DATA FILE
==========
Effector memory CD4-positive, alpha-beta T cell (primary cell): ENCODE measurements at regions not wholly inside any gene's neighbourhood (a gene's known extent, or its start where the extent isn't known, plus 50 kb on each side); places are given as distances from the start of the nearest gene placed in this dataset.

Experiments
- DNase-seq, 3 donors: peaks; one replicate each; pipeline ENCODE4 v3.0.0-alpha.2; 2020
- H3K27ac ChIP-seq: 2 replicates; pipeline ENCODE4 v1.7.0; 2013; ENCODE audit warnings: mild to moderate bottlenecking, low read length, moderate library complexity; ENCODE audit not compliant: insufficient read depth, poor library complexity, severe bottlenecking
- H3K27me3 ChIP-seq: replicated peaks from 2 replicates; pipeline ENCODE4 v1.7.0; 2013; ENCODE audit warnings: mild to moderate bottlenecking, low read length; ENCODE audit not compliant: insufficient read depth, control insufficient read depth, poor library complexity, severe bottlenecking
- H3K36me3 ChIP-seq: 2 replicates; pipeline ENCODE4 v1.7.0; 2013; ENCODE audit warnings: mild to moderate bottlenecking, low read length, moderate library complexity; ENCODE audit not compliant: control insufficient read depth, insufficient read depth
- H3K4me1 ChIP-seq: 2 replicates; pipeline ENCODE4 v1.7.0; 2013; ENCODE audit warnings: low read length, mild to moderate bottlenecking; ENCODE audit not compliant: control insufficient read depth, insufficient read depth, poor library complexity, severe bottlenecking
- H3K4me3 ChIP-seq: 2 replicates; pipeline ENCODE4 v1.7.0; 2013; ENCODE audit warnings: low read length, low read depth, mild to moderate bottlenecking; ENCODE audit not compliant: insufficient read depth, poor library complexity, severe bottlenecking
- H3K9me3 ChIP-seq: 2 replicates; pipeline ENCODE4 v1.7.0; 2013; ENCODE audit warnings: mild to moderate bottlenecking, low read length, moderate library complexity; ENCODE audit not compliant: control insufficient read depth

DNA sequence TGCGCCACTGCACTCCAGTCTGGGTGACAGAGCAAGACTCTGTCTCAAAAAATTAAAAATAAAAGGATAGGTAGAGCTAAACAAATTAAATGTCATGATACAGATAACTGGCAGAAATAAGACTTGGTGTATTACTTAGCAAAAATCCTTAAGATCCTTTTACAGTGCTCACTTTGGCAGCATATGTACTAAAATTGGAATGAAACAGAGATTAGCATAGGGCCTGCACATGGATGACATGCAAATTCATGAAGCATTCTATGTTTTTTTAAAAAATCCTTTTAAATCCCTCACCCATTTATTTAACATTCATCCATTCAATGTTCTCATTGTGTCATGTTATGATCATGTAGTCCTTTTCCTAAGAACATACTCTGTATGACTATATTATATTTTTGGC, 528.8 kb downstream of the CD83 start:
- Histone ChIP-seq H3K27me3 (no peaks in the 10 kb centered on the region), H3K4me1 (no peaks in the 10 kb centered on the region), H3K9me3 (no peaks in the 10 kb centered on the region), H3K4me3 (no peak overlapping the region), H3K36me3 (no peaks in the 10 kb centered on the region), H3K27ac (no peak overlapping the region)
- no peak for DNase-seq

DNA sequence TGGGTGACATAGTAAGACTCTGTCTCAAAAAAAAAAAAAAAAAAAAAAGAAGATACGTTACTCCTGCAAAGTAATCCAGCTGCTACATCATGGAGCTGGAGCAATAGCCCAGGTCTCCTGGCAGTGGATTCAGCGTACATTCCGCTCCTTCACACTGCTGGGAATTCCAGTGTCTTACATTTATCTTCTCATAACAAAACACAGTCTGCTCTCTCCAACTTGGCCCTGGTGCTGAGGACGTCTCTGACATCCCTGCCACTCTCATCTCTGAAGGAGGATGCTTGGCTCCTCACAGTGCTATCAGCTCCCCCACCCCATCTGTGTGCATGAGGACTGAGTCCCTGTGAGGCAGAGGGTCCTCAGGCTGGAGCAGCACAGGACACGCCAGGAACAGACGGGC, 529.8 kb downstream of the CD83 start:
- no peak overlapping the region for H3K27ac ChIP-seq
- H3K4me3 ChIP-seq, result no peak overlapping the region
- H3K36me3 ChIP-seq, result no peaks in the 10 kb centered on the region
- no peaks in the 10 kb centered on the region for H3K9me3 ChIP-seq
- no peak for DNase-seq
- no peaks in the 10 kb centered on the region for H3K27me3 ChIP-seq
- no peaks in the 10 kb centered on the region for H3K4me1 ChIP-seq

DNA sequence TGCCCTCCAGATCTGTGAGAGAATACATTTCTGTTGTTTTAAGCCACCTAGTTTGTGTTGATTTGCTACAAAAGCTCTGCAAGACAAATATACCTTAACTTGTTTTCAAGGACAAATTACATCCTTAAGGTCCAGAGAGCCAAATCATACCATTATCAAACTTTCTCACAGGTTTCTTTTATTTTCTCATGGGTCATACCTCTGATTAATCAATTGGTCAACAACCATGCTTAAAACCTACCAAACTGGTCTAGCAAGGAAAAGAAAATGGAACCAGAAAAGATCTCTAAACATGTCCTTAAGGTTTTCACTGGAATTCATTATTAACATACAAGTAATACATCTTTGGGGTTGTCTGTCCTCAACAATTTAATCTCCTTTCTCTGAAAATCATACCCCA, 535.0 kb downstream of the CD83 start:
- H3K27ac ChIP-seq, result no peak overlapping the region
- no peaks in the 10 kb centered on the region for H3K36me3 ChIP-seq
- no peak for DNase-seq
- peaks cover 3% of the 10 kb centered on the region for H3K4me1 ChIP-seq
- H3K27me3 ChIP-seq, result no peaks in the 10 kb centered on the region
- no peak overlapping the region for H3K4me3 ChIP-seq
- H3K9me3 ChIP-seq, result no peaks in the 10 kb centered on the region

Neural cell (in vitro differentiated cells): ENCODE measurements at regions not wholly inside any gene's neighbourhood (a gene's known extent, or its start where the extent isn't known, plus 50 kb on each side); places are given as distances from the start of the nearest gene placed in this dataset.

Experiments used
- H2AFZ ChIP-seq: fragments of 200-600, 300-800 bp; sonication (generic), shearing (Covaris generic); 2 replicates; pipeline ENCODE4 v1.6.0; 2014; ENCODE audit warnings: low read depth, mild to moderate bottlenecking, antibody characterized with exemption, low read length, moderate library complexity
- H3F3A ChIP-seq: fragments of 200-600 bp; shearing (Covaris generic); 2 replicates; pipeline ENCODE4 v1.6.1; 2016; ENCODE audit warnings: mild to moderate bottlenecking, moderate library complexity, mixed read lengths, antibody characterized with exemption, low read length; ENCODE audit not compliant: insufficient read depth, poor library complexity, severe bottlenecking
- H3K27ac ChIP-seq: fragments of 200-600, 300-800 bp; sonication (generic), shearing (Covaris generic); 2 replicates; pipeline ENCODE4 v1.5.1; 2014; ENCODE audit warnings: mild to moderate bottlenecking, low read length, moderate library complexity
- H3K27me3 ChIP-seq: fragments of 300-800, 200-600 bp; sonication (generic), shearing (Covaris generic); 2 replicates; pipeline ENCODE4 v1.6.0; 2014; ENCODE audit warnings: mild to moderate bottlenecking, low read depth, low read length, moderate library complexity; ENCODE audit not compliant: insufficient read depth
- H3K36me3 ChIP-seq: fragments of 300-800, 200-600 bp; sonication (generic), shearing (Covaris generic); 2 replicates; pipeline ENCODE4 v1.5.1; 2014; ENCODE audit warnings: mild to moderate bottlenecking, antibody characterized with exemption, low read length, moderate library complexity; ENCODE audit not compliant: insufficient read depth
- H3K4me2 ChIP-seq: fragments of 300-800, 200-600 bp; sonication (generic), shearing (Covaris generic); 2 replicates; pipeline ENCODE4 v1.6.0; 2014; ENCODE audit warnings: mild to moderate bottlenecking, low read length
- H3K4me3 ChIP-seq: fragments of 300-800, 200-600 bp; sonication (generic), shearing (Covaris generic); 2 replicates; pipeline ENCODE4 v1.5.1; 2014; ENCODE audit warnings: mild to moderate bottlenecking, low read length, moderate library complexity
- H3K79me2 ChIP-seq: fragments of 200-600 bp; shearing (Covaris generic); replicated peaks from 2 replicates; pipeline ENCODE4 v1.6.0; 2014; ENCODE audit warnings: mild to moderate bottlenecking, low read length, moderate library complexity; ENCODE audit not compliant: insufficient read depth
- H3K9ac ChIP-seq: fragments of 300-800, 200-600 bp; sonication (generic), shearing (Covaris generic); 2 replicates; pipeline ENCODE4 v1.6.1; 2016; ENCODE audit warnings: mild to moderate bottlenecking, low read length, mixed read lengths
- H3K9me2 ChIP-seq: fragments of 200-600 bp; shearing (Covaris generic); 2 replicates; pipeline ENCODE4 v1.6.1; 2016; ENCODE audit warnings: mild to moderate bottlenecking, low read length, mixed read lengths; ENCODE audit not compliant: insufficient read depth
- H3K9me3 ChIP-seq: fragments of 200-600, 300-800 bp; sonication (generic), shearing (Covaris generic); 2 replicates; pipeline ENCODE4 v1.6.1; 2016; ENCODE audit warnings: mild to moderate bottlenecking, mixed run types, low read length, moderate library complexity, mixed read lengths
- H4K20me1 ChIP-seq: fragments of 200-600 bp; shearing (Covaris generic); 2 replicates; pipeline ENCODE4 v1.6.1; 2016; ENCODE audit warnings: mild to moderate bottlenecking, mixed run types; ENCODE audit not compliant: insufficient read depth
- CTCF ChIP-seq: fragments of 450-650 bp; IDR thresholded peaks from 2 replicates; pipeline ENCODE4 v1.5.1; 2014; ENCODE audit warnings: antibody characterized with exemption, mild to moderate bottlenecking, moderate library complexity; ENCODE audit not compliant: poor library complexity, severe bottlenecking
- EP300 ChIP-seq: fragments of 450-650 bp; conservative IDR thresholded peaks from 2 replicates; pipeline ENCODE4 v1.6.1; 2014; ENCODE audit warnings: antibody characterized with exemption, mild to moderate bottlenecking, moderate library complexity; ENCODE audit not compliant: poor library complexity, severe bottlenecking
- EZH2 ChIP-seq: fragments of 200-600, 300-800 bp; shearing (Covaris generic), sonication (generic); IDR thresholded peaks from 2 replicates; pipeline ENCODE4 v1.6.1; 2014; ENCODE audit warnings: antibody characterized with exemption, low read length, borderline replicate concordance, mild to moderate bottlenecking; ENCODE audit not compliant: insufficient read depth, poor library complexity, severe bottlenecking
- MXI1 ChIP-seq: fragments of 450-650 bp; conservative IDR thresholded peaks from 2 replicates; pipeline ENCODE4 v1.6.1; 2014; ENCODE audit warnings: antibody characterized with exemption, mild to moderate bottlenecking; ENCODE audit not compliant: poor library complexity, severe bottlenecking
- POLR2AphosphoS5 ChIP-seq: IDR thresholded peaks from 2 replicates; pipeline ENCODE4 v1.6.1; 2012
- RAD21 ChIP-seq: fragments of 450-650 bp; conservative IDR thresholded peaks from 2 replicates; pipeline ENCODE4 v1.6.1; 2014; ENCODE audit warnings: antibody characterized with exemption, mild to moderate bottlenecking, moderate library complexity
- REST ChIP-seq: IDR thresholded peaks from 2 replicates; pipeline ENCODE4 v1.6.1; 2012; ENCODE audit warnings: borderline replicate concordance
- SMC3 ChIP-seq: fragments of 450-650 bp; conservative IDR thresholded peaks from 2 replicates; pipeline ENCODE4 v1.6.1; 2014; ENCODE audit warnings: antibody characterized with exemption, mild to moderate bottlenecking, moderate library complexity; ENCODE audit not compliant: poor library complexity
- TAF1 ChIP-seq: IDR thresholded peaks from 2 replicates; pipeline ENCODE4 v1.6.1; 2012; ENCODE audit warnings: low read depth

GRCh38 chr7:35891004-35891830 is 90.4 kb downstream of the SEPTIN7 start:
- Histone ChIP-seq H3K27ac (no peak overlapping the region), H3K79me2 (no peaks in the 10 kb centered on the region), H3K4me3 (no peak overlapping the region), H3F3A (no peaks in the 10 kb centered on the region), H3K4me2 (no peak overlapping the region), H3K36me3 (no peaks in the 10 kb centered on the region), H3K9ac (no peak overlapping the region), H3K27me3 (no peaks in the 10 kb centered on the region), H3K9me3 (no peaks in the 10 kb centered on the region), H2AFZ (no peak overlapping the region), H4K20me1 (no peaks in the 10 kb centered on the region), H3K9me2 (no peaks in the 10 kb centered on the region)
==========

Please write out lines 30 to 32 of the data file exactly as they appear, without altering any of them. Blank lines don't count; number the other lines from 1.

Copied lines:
Experiments used
- H2AFZ ChIP-seq: fragments of 200-600, 300-800 bp; sonication (generic), shearing (Covaris generic); 2 replicates; pipeline ENCODE4 v1.6.0; 2014; ENCODE audit warnings: low read depth, mild to moderate bottlenecking, antibody characterized with exemption, low read length, moderate library complexity
- H3F3A ChIP-seq: fragments of 200-600 bp; shearing (Covaris generic); 2 replicates; pipeline ENCODE4 v1.6.1; 2016; ENCODE audit warnings: mild to moderate bottlenecking, moderate library complexity, mixed read lengths, antibody characterized with exemption, low read length; ENCODE audit not compliant: insufficient read depth, poor library complexity, severe bottlenecking